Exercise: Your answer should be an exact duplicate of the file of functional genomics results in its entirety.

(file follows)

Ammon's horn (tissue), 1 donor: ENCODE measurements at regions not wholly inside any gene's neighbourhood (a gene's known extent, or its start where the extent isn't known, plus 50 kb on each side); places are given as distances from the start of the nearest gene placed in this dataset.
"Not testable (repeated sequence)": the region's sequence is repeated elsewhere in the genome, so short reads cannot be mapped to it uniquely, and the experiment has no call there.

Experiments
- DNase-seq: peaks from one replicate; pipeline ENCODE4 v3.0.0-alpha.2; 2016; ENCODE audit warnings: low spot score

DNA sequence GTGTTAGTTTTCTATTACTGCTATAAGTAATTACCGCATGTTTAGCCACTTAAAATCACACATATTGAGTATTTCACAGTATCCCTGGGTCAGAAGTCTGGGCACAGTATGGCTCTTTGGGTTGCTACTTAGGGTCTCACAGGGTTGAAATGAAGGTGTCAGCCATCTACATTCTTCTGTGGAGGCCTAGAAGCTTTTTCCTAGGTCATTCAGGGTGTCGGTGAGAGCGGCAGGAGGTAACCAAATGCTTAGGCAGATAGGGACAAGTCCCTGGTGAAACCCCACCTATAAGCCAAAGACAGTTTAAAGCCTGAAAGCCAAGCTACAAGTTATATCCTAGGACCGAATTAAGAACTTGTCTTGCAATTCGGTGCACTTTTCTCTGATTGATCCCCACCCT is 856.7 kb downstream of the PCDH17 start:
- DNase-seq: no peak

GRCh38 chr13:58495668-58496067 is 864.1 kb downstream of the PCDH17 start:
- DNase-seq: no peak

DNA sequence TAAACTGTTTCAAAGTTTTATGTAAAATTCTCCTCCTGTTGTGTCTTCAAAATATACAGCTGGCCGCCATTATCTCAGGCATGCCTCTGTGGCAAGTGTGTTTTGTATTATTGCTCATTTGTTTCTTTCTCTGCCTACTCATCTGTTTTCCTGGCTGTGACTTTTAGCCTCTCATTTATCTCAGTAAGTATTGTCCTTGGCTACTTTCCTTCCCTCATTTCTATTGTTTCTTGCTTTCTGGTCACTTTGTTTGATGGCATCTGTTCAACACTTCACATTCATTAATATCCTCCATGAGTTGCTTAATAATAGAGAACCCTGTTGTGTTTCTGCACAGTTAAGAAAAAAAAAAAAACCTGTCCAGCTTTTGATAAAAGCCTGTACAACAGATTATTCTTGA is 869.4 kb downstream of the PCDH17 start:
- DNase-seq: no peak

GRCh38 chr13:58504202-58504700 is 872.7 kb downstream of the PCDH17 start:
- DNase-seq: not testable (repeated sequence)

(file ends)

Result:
Ammon's horn (tissue), 1 donor: ENCODE measurements at regions not wholly inside any gene's neighbourhood (a gene's known extent, or its start where the extent isn't known, plus 50 kb on each side); places are given as distances from the start of the nearest gene placed in this dataset.
"Not testable (repeated sequence)": the region's sequence is repeated elsewhere in the genome, so short reads cannot be mapped to it uniquely, and the experiment has no call there.

Experiments
- DNase-seq: peaks from one replicate; pipeline ENCODE4 v3.0.0-alpha.2; 2016; ENCODE audit warnings: low spot score

DNA sequence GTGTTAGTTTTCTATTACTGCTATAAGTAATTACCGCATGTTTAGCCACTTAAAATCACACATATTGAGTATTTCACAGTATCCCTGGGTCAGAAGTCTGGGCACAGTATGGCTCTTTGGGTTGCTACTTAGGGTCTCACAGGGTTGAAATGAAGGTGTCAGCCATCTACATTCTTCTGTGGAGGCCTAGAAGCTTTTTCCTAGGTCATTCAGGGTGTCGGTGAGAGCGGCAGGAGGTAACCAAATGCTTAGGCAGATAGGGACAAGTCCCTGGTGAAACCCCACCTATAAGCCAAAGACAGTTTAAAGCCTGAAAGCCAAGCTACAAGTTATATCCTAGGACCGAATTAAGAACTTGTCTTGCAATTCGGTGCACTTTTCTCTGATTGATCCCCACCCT is 856.7 kb downstream of the PCDH17 start:
- DNase-seq: no peak

GRCh38 chr13:58495668-58496067 is 864.1 kb downstream of the PCDH17 start:
- DNase-seq: no peak

DNA sequence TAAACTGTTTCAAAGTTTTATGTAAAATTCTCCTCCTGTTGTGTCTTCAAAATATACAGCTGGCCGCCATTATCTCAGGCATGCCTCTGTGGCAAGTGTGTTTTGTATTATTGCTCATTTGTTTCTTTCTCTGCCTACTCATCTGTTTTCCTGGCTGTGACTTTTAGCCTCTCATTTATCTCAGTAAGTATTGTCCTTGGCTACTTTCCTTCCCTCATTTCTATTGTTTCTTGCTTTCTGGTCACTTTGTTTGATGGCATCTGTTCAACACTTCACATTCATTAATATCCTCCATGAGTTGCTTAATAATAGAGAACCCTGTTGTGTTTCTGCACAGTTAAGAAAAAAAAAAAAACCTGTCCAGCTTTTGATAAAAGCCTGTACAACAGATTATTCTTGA is 869.4 kb downstream of the PCDH17 start:
- DNase-seq: no peak

GRCh38 chr13:58504202-58504700 is 872.7 kb downstream of the PCDH17 start:
- DNase-seq: not testable (repeated sequence)